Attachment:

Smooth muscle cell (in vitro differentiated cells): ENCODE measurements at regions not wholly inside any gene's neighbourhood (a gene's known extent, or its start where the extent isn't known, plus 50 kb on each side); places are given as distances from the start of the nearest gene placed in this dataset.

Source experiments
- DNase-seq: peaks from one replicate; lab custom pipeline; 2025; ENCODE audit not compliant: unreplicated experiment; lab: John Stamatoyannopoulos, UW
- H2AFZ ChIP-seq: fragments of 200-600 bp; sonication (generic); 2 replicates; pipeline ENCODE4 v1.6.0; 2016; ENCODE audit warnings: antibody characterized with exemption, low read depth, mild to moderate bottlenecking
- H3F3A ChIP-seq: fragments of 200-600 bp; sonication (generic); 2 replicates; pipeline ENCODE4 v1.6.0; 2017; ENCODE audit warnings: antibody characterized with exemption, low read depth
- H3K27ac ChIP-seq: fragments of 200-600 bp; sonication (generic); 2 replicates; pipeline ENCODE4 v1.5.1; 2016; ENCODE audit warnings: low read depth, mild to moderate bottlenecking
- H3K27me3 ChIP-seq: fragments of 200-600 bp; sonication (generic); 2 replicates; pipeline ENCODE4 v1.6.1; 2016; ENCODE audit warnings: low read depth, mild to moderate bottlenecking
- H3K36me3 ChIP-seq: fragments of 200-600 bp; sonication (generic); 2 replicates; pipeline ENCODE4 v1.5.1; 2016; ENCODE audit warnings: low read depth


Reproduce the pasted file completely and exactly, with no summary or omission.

Smooth muscle cell (in vitro differentiated cells): ENCODE measurements at regions not wholly inside any gene's neighbourhood (a gene's known extent, or its start where the extent isn't known, plus 50 kb on each side); places are given as distances from the start of the nearest gene placed in this dataset.

Source experiments
- DNase-seq: peaks from one replicate; lab custom pipeline; 2025; ENCODE audit not compliant: unreplicated experiment; lab: John Stamatoyannopoulos, UW
- H2AFZ ChIP-seq: fragments of 200-600 bp; sonication (generic); 2 replicates; pipeline ENCODE4 v1.6.0; 2016; ENCODE audit warnings: antibody characterized with exemption, low read depth, mild to moderate bottlenecking
- H3F3A ChIP-seq: fragments of 200-600 bp; sonication (generic); 2 replicates; pipeline ENCODE4 v1.6.0; 2017; ENCODE audit warnings: antibody characterized with exemption, low read depth
- H3K27ac ChIP-seq: fragments of 200-600 bp; sonication (generic); 2 replicates; pipeline ENCODE4 v1.5.1; 2016; ENCODE audit warnings: low read depth, mild to moderate bottlenecking
- H3K27me3 ChIP-seq: fragments of 200-600 bp; sonication (generic); 2 replicates; pipeline ENCODE4 v1.6.1; 2016; ENCODE audit warnings: low read depth, mild to moderate bottlenecking
- H3K36me3 ChIP-seq: fragments of 200-600 bp; sonication (generic); 2 replicates; pipeline ENCODE4 v1.5.1; 2016; ENCODE audit warnings: low read depth